A few weeks ago I read See No Stranger: A Memoir and Manifesto of Revolutionary Love by Valarie Kaur and have been mulling over it ever since. It’s a powerful book about justice, love, joy, and healing. This week I’ve been thinking about this quote, “The self-help industry profits from ‘spiritual bypassing’- the belief that we are changing the world by investing in our own spiritual wellness, even as we continue to participate in the same systems that oppress people.” Of course, being the overly-conscientious person I am, I immediately began to wonder if I was encouraging this “spiritual bypassing” form of self-improvement or not. So I went back and read my own work, pondered this question, and decided to pull a few thoughts together here for you.
More than once I have talked about how working on your own “stuff” (your energy, your past traumas, your issues, your limiting beliefs, etc.) is both the best and only place you can start to change the world. I don’t want to rehash my previous posts, so here they are for you to read yourself: How Your Energy Changes the World and How to Change the World. In both I suggest that you can’t make big changes in the world until you have done your own work. Also, I say that small steps are the best way to begin. What I don’t explicitly say is why I don’t jump into the big world-changing stuff right away, so I want to fill in that gap now. The people I work with come to me because they are stuck. Many are physically exhausted or sick, while others are emotionally or mentally overwhelmed. For those of us who are living through experiences like this, it is really hard to get out of bed every morning and meet all your obligations. Your focus is on doing the essentials and figuring out why you feel so bad. Although many feel deeply about the needs of the world and want to help, it often feels impossible to do anything but get through the day. For those of you who relate to this, I want you to know that getting up every day and doing your own energy, emotional, mental, physical, and spiritual work is helping the world. You may not be moving mountains today, but your work does affect us all on very fundamental levels. If all you do is sort your mail and clean out a drawer today, then you have done good work. If all you can do is buy Fair Trade food and more natural cleaning products, then you have done good work. If all you can do is release some old patterns from the past it is good work that helps everyone around you. Start where you are with the little things and don’t feel guilty about what you can’t do right now.
What I want to add, is that as you get unstuck and move toward living your life’s purpose (and presumably feeling better), your attention should be drawn more to active engagement with the larger issues that Valarie Kaur references above. Some of this will flow naturally out of your life’s purpose. In this post I talk more about why the world needs you to live your purpose: We Need You. Essentially, I believe that every single one of us has a role to play in bringing about a better world. If you are living your purpose in life, you will naturally be contributing to the healing of the world. However, that doesn’t give you a pass to ignore the systemic issues and assume you aren’t the problem while going about your usual life. As Kaur suggests, you can be living your life with the intent to love everyone and still, “continue to participate in the same systems that oppress people.” Sadly, understanding and working to change fundamentally unjust systems is not easy. It takes time, effort, intelligence, and intention to make good choices. The reason why systemic problems exist is because they are so integrated into how the world works that they’re hard to see. Learning to see them and, even harder, work against them is not the practice of a moment. It is, however, necessary if we actually want to change the world for everyone.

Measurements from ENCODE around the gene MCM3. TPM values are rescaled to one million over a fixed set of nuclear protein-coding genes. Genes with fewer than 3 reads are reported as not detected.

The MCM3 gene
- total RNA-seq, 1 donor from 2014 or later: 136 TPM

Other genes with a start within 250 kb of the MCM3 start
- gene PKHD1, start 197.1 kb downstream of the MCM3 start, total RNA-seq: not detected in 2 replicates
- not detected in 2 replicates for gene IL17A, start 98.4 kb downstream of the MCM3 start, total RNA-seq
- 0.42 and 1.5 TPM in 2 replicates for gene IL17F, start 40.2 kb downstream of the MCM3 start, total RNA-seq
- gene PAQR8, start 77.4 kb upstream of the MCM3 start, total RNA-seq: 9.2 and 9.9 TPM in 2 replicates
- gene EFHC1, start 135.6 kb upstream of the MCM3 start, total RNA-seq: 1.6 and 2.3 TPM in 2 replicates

What are some of these systemic issues that contribute to oppression? Here are just a few off the top of my head:
Hate crimes. Both the crimes themselves and the (often) lack of justice for those harmed.
Rape, sexual exploitation, and abuse. Not just it happening but it being covered up, ignored, hidden, or condoned.
Putting the needs and financial profit of corporations before people by treating people as expendable (even though they’d never admit it).
Denying the humanity of everyone (particularly those of other religions, races, sexual orientations, etc.) or any message that treats another one of these as less than in any way.
Anything that controls the health or wellness of certain groups of people.
Any political power that is controlled by one religion, gender, or race. This inherently puts power into the hands of one group and excludes others.
Human trafficking and all the businesses that support it (and there are many more than you’d think).
Clothing, makeup, chemical, farming, manufacturing, technology, and so many other industries that make money off of the exploitation of people in impoverished countries.
Environmental degradation for the sake of profit. Or any other reason.
So many issues related to water pollution, scarcity, access, etc.
Even though this list is not exhaustive, you can see there’s still a lifetime of issues to deal with. What I’m trying to show is that there are a myriad of systems that maintain oppression throughout the world for billions of humans on this planet. Like it or not, while just living your daily life you are participating in many of these without even knowing it. The systems are so integrated into our lives that we usually don’t see them at all and definitely don't see how they affect others. We don’t realize that the chocolate we purchase as we walk out of the grocery store is part of a larger system that supports environmental degradation and human trafficking. It’s social injustice on a massive scale hidden behind the everyday things of life and it takes intention to learn to see it.